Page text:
"For the Fourth Amendment protects people, not places. What a person knowingly exposes to the public, even in his own home or office, is not a subject of Fourth Amendment protection. ... But what he seeks to preserve as private, even in an area accessible to the public, may be constitutionally protected."
—Katz v. United States, 389 U.S. 347, 351 (1967)
“Experience should teach us to be most on guard to protect liberty when the Government’s purposes are beneficent. Men born to freedom are naturally alert to repel invasion of their liberty by evil-minded rulers. The greatest dangers to liberty lurk in insidious encroachment by men of zeal, well-meaning but without understanding.”
—United States v. Olmstead, 277 U.S. 438, 479 (1925) (Brandeis, J., dissenting)
“Liberty—the freedom from unwarranted intrusion by government—is as easily lost through insistent nibbles by government officials who seek to do their jobs too well as by those whose purpose it is to oppress; the piranha can be as deadly as the shark.”
—United States v. $124,570, 873 F.2d 1240, 1246 (9th Cir. 1989)
"You can't always get what you want / But if you try sometimes / You just might find / You get what you need."
—Mick Jagger & Keith Richards
"In Germany, they first came for the communists, and I didn't speak up because I wasn't a communist. Then they came for the Jews, and I didn't speak up because I wasn't a Jew. Then they came for the trade unionists, and I didn't speak up because I wasn't a trade unionist. Then they came for the Catholics and I didn't speak up because I wasn't a Catholic. Then they came for me–and by that time there was nobody left to speak up."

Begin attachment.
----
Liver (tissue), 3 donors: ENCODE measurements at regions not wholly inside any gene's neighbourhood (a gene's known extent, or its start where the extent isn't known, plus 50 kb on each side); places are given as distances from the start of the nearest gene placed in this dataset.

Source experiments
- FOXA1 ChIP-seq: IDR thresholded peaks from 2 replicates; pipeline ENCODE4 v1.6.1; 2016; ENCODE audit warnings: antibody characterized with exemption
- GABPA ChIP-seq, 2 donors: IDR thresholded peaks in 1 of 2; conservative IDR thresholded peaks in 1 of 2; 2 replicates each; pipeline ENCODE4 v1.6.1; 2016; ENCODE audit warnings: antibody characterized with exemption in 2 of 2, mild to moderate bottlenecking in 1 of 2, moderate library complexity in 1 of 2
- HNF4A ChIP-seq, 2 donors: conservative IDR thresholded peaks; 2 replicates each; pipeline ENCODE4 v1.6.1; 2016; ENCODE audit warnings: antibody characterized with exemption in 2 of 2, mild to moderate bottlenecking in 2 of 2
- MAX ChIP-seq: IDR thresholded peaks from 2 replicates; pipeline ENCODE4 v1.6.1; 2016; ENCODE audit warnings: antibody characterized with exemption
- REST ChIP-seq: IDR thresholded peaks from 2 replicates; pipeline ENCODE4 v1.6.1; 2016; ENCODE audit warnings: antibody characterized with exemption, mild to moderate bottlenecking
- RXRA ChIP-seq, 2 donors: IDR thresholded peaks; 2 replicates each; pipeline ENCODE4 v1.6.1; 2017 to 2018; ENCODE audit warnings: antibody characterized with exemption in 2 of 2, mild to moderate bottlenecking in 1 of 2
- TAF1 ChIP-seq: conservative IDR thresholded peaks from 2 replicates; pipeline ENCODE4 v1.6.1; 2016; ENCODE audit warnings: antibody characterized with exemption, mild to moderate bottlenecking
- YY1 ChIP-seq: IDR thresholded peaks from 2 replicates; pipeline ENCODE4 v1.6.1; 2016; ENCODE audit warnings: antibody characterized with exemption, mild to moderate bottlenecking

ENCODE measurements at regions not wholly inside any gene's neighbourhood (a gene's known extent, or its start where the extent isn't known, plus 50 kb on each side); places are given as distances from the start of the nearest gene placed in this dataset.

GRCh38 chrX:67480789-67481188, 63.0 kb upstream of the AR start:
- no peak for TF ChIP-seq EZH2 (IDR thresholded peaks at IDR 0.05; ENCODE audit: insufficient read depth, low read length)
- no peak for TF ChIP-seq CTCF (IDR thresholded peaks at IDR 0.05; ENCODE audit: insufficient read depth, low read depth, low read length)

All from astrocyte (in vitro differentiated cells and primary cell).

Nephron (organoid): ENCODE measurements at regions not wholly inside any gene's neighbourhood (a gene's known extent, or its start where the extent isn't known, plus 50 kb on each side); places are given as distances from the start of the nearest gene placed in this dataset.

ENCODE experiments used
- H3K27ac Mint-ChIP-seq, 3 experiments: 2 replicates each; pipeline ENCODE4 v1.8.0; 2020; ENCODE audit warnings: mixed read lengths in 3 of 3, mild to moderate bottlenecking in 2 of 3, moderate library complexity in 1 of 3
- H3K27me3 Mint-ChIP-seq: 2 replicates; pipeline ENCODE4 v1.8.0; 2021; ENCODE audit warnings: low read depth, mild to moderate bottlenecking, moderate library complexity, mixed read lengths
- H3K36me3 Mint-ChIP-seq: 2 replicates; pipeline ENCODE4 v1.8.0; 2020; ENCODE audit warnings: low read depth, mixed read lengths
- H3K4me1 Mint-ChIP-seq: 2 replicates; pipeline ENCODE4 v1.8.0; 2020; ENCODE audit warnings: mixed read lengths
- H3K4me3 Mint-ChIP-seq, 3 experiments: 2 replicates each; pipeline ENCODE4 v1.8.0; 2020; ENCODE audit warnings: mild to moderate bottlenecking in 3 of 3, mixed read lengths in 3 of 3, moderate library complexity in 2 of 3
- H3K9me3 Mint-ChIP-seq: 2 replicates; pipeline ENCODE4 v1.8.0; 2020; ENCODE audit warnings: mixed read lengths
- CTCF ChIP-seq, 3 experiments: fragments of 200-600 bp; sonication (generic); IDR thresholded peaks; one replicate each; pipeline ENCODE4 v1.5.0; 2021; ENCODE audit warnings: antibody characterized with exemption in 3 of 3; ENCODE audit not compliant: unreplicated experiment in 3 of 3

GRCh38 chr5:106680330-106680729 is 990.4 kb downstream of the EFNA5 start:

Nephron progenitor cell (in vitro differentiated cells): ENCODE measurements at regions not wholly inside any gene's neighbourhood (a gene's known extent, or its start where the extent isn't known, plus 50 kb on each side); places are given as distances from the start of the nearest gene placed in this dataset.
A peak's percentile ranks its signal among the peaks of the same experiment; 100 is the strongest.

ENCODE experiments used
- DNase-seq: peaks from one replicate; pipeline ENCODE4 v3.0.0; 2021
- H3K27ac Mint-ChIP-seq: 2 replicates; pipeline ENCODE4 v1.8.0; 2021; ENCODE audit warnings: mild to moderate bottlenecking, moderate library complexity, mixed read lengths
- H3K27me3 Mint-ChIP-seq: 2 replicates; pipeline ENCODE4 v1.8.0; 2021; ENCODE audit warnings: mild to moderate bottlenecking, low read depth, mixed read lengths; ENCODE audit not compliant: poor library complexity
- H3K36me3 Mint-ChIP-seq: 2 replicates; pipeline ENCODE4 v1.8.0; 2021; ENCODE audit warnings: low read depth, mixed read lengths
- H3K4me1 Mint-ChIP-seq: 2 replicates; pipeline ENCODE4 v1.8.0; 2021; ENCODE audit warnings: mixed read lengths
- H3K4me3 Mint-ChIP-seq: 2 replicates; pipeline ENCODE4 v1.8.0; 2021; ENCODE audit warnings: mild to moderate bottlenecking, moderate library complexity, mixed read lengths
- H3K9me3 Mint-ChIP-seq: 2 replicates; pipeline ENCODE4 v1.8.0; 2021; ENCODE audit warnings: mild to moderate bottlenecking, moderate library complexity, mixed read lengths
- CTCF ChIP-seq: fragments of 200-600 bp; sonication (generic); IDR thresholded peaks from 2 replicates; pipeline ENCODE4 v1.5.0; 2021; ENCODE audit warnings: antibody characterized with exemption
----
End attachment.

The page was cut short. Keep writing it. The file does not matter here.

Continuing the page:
—Martin Niemöller (1945) [he served seven years in a concentration camp]
“You know, most men would get discouraged by now. Fortunately for you, I am not most men!”"The point of the Fourth Amendment, which often is not grasped by zealous officers, is not that it denies law enforcement the support of the usual inferences which reasonable men draw from evidence. Its protection consists in requiring that those inferences be drawn by a neutral and detached magistrate instead of being judged by the officer engaged in the often competitive enterprise of ferreting out crime."
---Pepé Le Pew
—Johnson v. United States, 333 U.S. 10, 13-14 (1948)
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Category Archives: Warrant requirement
Defendant made a Franks challenge. Removing the allegedly offending material still left probable cause. Defendant’s argument then was that the remainder still didn’t point to him, but that’s not the law: Search warrants are directed at places, too, not just … Continue reading
CT: Police knowledge def’s cell phone was used to communicate with co-conspirators and victim was justification for seizure then SW
There were exigent circumstances for seizure of defendant’s cell phone incident to his arrest and probable cause for a search warrant to search it. The police developed information that the conspirators communicated with the victim by phone before the crime. … Continue reading
The petition to revoke was based on probable cause and oath or affirmation and complied with the Fourth Amendment. United States v. Petlock, 2021 U.S. App. LEXIS 3865 (3d Cir. Feb. 11, 2021). Police responded to a suicide in progress … Continue reading